I can already tell that my viewing list for August is going to be a bit smaller than the ones for the past few months. The business of moving in and getting myself situated has made it difficult for me to sit down and watch anything, especially since a lot of it has been rentals on iTunes that I’ve been afraid to play without a confirmed block of free time on the horizon. Many of these have been rewatches to boot, so even the listed stuff isn’t exactly new. As is, that’s given me more time to think about the projects, not just this month’s but previous ones I haven’t given much thought to, as well as doing a “Fifites” progress report. Something I’ve decided to copy from blogs I’m a fan of, it’s basically my ballot fifty films into the year. I’m currently trapped at 48, trying not to have Good Time and Ingrid Goes West and other quote-unquote “releases” when I’ve missed so much from the summer I know I shouldn’t’ve. Anyways, in lieu of a lot of fully-formed reviews, here’s a handful of films I’ve pretty much turned the worm on.
If there’s been a more profound switch in my recent opinion of something, it has to be the complete collapse of favor towards Landline. I walked out of that film positively buzzing, with my sister equally into what we had just seen. Maybe the first sign that we weren’t into it was that we spent most of the drive home talking not about the film but about people whose lives were in similar situations, people we knew who feared their fathers were cheating on their mothers. Melina talked about how great it would be when Jenny Slate wins an Oscar (not for this film, just in the future), and I couldn’t help but think about how I repeatedly felt her performance here to be so much emptier than what she gave us in Obvious Child. Then again, a lot of things here feel emptier than Obvious Child, unconvincing in almost every conceivable way. I don’t know what made Gillian Robespierre want to set this in 1995 New York, and barely anything specifies itself to this period the way that 20th Century Women is so clearly set in 1979 California. The break-up scenes are so very much going to be break-up scenes from the moment they start, and a character’s anxious agreement to buy heroin is all we need to know that she will very clearly not buy heroin when the time comes. It’s just empty, with almost nothing to surprise us, and I take my A- as being premised on chords it struck and the interest in Robespierre’s messy characters, mistakenly assuming that messiness conveyed meaning. My sister and I were impressed that the film ended on such an oddly happy note, confident as we were that even one extra scene couldn’t have been so precariously perched with characters acting so warmly to each other. But does the film know that? Does it think Slate’s reconciliation with her bafflingly soon-to-be-husband will last? I feel bad that my 180 on Landline happened outside of the theater, but I have no interest in seeing it again either way, and am perfectly content to let my fraught ideas just exist without giving it a second chance, at least for now.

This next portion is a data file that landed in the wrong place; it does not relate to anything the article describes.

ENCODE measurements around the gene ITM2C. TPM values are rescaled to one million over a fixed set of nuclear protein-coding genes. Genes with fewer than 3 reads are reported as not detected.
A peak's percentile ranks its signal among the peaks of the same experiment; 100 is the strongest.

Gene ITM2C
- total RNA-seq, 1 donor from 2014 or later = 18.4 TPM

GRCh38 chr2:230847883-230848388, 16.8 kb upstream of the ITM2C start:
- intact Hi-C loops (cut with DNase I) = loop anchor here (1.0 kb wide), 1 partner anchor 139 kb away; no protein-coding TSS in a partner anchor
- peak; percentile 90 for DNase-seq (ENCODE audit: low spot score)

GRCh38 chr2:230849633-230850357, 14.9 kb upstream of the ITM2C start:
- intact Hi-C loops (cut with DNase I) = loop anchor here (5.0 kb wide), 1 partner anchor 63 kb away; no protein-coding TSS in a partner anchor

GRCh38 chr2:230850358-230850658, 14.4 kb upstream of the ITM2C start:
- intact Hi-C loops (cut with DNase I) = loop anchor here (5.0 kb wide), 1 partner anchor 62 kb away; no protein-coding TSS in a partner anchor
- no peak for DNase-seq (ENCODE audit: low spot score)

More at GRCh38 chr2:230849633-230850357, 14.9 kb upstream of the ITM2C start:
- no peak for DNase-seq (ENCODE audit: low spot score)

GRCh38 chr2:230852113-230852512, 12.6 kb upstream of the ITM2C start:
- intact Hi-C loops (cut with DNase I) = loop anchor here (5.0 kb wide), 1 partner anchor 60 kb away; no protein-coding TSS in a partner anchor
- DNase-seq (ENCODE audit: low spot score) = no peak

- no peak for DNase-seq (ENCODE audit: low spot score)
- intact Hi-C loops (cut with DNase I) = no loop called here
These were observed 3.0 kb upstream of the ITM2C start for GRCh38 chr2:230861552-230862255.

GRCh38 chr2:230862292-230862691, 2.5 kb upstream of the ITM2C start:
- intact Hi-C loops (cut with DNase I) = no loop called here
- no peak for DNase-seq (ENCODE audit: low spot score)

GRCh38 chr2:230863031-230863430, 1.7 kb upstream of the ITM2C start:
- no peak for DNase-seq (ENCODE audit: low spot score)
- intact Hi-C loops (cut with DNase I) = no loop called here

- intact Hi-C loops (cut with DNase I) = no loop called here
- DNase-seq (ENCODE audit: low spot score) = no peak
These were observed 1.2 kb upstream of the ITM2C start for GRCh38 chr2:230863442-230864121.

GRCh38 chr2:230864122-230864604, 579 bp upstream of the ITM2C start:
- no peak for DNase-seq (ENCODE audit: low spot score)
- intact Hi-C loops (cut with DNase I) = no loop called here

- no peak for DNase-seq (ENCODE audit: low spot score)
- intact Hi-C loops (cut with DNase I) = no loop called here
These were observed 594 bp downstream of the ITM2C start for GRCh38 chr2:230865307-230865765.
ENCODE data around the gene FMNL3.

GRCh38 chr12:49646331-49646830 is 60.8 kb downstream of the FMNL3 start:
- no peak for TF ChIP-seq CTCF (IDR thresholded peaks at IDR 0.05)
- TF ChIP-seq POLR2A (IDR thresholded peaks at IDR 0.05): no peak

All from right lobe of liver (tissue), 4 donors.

Colossal, which I enjoyed so much so many months ago, has faced a similar swing down too. This one feels more likely to get a rewatch, but no film that so casually has the destruction of South Korea as a plot conceit/pastiche homage without really doing anything with it except destroying South Korea should have any kind of B grade. The script’s inability to deepen Hathaway’s character once it gets fixated on probing Sudeikis’ scuzzy bastard is also something I should’ve given more thought too, as is the seemingly unprompted attack on the never-to-be-seen-again Tim Blake Nelson character over something that isn’t actually hinted at until that point. Is Sudeikis underplaying, or is the script simply allowing him to just act in the same kind of way and make it seems deeper given new contexts? Are we supposed to care about Dan Stevens at all, especially after the scripted moment of comparing his want of control over her to Sudeikis’s? Everyone seems underdeveloped and in service to a thesis on misogyny and male abusiveness that coheres less with the alcoholism-as-kaiju thesis the more you look at it, nevermind how poorly both ideas stand on their own. Kudos to Nacho Vigalondo for such an inspired premise, but I wish I found more there to really commend, or more there period.